I felt that this excerpt deserved a spot in my read along simply for what it represents! The power of the stone circle these women are paying homage to serves as a catalyst for 9 books and counting. How could I not include this scene?? As readers we are getting a bit of an ominous and awestruck feeling by the descriptions of what Claire is seeing. The power of this stone circle (or what the circle represents) is something that ancient Celts worshiped, and sects of Druids still worship in the world of 20th century Outlander.

I do find it extremely interesting that in the multiple times leading up to Claire’s trip through the stones, she doesn’t hear them screaming until she is alone on the Dun looking for the Forget Me Nots she’d seen previously. Hmmmmmm… so many questions I hope we eventually get answers to!!

Excerpt #7 – “Through The Stones”

Photo Credit: Outlander-Online

I could say that my field of vision contracted to a single dark spot, then disappeared altogether, leaving not darkness, but a bright void. I could say that I felt as though I were spinning, or as though I were being pulled inside out. All these things are true, yet none of them conveys the sense I had of complete disruption, of being slammed very hard against something that wasn’t there.

The truth is that nothing moved, nothing changed, nothing whatever appeared to happen and yet I experienced a feeling of elemental terror so great that I lost all sense of who, or what, or where I was. I was in the heart of chaos, and no power of mind or body was of use against it.

[Excerpt from OUTLANDER, Copyright 1991 Diana Gabaldon]

My Thoughts:

This is one thing about the books I felt it was VERY important to emphasize. Going through the stones is not easy or simple. It is a life threatening experience that takes its toll on both mind and body. As we go deeper into the books we will see that many have actually died attempting to go through or simply never come out the other side and are “trapped” in the stones. Its kind of crazy, and this is one aspect of Time Travel that I wish the show would attempt to portray better.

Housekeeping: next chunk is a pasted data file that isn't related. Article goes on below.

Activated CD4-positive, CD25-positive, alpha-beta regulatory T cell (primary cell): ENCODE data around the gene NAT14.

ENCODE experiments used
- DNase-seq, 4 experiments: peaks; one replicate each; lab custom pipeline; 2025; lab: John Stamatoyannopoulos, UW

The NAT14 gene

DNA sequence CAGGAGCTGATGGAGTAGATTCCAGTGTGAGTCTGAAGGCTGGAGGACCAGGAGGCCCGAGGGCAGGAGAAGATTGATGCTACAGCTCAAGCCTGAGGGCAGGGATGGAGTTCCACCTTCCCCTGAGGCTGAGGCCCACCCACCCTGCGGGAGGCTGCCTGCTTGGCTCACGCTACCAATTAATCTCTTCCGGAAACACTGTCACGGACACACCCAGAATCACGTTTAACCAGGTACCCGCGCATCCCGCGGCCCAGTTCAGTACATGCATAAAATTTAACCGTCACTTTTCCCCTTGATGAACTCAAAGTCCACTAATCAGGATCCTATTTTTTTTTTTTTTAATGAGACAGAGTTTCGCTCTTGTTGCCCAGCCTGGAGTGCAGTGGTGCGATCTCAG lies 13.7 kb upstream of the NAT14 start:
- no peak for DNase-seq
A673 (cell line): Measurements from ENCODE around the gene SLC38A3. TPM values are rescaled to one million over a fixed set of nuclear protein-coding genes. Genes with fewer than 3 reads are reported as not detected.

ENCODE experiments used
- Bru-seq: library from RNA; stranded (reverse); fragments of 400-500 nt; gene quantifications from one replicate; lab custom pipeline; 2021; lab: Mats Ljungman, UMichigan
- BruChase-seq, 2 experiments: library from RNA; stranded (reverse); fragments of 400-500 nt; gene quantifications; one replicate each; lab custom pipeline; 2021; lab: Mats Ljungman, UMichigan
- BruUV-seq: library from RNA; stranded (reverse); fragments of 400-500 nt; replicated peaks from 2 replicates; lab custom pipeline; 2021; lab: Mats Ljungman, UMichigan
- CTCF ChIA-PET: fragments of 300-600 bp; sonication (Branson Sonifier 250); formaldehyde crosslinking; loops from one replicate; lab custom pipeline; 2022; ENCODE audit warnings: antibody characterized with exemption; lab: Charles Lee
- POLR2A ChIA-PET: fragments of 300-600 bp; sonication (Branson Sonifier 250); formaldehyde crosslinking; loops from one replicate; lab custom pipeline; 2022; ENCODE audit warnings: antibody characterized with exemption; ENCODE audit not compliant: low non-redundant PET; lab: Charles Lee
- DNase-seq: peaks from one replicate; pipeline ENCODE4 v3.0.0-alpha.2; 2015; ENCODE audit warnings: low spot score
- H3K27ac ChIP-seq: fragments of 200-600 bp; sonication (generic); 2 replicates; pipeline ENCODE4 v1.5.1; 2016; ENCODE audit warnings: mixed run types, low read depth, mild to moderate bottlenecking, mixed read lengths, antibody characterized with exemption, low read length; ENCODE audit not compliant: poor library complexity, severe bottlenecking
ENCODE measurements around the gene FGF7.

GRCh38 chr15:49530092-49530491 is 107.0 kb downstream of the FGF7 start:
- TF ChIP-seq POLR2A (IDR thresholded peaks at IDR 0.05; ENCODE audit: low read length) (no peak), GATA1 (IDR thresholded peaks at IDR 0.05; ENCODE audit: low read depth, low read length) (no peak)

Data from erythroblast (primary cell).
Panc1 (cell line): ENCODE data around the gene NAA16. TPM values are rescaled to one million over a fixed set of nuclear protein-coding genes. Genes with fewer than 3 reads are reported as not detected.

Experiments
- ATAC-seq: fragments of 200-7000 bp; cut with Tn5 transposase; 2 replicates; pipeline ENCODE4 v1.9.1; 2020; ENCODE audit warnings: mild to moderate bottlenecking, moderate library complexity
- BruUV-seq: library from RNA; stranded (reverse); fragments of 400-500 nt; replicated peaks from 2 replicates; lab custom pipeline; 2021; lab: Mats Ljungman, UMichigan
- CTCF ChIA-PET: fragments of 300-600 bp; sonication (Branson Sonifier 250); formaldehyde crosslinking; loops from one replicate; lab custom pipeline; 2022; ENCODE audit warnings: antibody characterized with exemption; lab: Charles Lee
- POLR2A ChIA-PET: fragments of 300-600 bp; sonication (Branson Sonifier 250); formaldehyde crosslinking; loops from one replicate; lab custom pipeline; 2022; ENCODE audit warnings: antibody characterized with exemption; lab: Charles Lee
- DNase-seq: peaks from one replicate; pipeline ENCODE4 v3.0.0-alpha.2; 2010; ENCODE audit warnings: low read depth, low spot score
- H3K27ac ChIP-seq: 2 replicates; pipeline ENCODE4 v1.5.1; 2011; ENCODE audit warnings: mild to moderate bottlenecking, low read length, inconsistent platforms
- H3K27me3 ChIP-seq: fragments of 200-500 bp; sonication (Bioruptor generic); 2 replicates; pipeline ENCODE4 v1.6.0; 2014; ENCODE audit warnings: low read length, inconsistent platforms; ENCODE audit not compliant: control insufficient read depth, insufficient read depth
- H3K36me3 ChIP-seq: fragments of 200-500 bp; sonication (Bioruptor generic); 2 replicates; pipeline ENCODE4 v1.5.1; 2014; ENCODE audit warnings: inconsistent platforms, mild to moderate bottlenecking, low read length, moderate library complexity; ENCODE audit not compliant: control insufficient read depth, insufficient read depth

Chapter Three

Excerpt #8 – “Dislocated Shoulder”

Photo Credit: Outlander-Online

“This is the worst part,” I warned the patient. I cupped the elbow, ready to whip it upward and in.

His mouth twitched, not quite a smile. “It canna hurt much worse than it does. Get on wi’ it.” Sweat was popping out on my own face by now. Resetting a shoulder joint is hard work at the best of times. Done on a large man who had gone hours since the dislocation, his muscles now swollen and pulling on the joint, the job was taking all the strength I had. The fire was dangerously close; I hoped we wouldn’t both topple in, if the joint went back with a jerk.

Suddenly the shoulder gave a soft crunching pop! And the joint was back in place. The patient looked amazed. He put an unbelieving hand up to explore.

“It doesna hurt anymore!” A broad grin of delighted relief spread across his face, and the men broke out in exclamations and applause.